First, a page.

The Reserve Bank is a one trick pony - they need to have control over other facets of the economy which affect the whole population not just the mum's and dad's.
Adjusting fuel tax and gst would be more effective tools.
Nobody is talking about the theft going on with taxes that are indexed to inflation - Eg alchopops tax and many others.
Exploiting the 8th wonder of the world - Compound Interest.
The Taxman is squeezing us to death like a giant Carpet Snake.

Warren Bird

September 29, 2019

The RBA knows that it only has control of one lever of policy, albeit a powerful and important one. The Government has control of all the others, hence Phil Lowe's calls for other policy changes to support what monetary policy is trying to do.

AlanB

September 27, 2019

There are multiple dangers for the RBA in cutting interest rates when there is no urgency to do so:
- each rate cut has less effect than the last rate cut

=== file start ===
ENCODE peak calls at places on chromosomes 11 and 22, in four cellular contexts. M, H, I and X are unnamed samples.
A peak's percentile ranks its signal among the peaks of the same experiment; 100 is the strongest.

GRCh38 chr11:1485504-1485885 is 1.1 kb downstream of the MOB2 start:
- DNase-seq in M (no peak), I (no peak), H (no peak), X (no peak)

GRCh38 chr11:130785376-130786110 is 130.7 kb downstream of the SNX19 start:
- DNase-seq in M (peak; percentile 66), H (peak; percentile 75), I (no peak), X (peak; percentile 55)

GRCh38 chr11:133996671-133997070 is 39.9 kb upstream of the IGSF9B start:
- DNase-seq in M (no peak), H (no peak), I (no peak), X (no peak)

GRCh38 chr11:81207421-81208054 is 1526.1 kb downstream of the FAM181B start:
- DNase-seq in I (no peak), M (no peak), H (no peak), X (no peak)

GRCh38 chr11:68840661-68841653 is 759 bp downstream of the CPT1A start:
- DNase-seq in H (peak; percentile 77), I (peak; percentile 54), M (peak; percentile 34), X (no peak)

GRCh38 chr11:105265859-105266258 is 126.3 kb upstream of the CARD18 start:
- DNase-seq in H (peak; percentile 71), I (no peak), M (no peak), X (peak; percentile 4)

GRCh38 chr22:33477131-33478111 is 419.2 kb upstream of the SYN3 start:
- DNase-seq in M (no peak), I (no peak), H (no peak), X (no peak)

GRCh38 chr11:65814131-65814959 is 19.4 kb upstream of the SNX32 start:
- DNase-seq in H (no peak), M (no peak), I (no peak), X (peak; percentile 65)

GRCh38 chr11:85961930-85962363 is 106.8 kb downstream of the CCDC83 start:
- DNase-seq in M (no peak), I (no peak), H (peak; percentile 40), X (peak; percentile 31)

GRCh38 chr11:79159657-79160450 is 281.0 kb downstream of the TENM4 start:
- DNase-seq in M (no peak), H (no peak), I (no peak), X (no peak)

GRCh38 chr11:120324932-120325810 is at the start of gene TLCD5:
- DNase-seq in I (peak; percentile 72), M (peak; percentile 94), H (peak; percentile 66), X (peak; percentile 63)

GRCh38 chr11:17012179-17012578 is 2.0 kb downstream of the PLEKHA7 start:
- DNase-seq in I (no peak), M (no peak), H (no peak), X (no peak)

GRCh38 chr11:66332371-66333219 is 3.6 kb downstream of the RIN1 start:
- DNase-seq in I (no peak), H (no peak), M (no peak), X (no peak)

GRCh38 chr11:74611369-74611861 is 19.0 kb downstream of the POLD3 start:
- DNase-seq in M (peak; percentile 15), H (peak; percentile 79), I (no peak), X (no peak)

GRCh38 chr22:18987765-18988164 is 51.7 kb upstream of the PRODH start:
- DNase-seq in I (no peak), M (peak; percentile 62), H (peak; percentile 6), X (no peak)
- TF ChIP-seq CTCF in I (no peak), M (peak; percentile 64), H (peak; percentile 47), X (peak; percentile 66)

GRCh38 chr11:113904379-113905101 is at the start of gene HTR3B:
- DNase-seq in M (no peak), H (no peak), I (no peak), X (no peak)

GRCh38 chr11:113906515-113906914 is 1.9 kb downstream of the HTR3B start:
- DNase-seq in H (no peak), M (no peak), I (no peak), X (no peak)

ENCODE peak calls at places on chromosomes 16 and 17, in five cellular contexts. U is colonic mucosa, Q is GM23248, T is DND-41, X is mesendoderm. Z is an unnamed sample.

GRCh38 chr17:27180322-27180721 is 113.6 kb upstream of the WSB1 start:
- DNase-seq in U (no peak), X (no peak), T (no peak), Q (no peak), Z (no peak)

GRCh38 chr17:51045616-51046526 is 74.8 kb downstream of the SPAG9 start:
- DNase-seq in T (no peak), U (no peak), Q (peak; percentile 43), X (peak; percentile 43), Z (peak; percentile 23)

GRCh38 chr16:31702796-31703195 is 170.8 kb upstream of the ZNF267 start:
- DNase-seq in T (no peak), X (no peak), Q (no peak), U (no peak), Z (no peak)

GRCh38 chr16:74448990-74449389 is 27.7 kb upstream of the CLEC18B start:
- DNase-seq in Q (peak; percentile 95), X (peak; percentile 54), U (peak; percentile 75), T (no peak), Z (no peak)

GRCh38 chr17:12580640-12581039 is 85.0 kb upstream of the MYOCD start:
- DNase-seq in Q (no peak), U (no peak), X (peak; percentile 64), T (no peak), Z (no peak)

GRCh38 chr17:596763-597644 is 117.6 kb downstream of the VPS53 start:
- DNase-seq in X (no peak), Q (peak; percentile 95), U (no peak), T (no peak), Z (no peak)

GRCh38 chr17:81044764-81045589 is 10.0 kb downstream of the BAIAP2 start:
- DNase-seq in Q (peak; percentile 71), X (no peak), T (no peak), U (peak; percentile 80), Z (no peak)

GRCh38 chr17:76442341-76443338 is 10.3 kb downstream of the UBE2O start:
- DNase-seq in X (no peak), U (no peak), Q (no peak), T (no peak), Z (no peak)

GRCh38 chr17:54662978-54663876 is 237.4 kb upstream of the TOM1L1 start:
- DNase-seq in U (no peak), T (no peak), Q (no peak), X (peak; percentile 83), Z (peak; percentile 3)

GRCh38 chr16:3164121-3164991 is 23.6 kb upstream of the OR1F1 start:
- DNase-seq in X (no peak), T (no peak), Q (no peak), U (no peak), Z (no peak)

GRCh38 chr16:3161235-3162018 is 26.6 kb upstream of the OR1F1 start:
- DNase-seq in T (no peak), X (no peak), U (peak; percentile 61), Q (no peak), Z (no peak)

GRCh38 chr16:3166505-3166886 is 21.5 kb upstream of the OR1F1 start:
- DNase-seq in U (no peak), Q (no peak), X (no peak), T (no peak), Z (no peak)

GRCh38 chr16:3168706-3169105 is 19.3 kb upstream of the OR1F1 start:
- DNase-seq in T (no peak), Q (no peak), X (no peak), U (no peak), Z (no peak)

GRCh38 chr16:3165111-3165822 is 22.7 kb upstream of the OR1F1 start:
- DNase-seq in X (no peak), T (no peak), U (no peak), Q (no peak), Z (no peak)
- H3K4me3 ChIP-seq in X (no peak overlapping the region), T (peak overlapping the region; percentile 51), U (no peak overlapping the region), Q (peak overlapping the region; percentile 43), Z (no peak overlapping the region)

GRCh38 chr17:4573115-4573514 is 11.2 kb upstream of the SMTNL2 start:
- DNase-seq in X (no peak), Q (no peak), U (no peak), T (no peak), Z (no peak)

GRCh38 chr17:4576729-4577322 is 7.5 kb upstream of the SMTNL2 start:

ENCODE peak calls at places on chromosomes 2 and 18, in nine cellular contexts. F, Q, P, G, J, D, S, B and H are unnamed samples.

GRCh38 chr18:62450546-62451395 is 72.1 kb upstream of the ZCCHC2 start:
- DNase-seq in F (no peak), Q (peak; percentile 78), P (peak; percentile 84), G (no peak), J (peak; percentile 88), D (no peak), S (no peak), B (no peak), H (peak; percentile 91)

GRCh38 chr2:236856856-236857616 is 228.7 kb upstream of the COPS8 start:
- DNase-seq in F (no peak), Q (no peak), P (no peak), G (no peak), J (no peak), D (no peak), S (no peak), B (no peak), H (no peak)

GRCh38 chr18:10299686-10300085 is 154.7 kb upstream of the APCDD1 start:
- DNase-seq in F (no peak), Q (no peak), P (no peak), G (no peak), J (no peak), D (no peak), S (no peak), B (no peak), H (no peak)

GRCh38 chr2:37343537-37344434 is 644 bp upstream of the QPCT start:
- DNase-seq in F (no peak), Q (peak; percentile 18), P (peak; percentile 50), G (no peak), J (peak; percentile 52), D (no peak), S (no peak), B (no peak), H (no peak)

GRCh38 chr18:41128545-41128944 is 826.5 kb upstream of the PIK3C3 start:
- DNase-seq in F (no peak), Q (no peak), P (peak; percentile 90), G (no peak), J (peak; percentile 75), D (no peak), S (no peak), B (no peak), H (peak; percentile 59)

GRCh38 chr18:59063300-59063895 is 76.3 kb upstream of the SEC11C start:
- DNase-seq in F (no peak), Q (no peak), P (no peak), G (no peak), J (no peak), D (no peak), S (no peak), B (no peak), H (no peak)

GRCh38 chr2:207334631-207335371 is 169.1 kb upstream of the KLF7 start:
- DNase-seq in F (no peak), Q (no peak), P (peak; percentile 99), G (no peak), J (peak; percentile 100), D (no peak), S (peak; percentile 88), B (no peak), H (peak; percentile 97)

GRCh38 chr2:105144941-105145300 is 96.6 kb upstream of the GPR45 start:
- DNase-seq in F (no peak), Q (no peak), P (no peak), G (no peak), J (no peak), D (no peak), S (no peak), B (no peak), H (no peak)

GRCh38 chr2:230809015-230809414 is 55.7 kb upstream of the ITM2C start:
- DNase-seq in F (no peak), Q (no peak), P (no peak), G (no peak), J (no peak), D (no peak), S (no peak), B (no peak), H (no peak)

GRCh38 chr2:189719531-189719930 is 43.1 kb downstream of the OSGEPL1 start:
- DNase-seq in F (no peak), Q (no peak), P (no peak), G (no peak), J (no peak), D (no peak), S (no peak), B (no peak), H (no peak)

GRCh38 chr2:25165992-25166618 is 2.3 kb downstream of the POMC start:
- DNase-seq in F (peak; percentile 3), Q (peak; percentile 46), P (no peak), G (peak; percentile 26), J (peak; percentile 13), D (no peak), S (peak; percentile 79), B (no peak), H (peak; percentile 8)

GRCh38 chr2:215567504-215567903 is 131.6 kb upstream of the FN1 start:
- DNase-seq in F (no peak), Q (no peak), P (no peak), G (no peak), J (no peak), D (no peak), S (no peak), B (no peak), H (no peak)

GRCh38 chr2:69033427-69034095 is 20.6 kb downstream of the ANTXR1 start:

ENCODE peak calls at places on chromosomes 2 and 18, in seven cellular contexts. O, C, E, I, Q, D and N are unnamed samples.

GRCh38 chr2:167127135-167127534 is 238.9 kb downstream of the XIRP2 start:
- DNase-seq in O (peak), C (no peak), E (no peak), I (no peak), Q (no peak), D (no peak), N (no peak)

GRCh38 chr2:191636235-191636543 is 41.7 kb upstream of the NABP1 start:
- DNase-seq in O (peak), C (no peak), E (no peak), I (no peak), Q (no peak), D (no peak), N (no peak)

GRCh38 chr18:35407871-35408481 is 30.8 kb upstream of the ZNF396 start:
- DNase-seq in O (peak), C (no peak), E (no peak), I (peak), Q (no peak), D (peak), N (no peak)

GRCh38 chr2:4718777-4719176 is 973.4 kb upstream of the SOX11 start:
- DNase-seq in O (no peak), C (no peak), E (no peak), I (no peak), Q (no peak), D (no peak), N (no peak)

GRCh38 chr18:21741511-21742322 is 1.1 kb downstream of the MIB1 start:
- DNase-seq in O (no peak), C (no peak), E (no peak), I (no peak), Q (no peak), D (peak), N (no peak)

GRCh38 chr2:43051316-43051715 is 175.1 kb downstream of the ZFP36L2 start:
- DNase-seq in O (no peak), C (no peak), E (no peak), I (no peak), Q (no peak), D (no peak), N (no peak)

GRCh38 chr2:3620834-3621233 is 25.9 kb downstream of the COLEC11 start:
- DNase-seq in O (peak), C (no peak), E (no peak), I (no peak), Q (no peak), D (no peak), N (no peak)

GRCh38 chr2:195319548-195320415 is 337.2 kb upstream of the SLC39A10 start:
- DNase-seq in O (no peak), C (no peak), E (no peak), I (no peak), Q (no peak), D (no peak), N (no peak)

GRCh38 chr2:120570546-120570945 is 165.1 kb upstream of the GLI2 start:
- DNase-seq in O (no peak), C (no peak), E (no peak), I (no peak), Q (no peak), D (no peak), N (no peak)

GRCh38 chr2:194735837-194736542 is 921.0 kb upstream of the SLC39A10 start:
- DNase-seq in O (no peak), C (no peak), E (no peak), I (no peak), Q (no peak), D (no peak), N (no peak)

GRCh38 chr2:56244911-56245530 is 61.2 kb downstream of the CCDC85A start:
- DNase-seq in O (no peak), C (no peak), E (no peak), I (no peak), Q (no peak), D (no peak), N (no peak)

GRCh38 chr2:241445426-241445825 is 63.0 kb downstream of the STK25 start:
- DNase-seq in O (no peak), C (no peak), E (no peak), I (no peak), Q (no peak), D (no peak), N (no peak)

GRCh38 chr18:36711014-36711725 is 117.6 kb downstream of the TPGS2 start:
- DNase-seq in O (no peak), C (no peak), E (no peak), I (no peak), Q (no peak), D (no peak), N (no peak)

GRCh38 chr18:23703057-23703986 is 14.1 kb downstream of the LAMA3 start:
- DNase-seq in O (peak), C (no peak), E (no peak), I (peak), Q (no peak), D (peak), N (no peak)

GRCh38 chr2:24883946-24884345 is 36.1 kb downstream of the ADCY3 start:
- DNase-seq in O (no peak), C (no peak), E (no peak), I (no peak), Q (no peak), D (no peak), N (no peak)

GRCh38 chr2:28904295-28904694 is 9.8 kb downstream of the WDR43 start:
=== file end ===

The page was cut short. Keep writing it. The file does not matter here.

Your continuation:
- each rate cut encourages borrowing from people who did not qualify for loans before, who are marginal borrowers at best and most prone to mortgage stress
- each rate cut brings the RBA closer to 0%, when it will have no more rate cuts left in it armory to implement monetary policy.
But the biggest danger of all will be the howls of protest from the media and parliament and the immense political pressure that will be brought to bear on the RBA when it inevitably comes time to raise rates from these historic lows. No one resists the RBA when it cuts rates but if the RBA does not have the power or guts to raise rates when the need arises then it has lost control of monetary policy.

Warren Bird

September 28, 2019

AlanB,

if it's not needed they won't do it. Why do so many people presume the RBA is stupid or irresponsible?

And if they get to zero that isn't the end of their options. They just buy long dated securities instead of short-dated ones and set a quantitative target for the volume of those purchases instead of an interest rate target. That's the essence of QE. It's not weird science, it's just monetary policy (buying and selling securities in the market) when the nominal short rate gets to zero.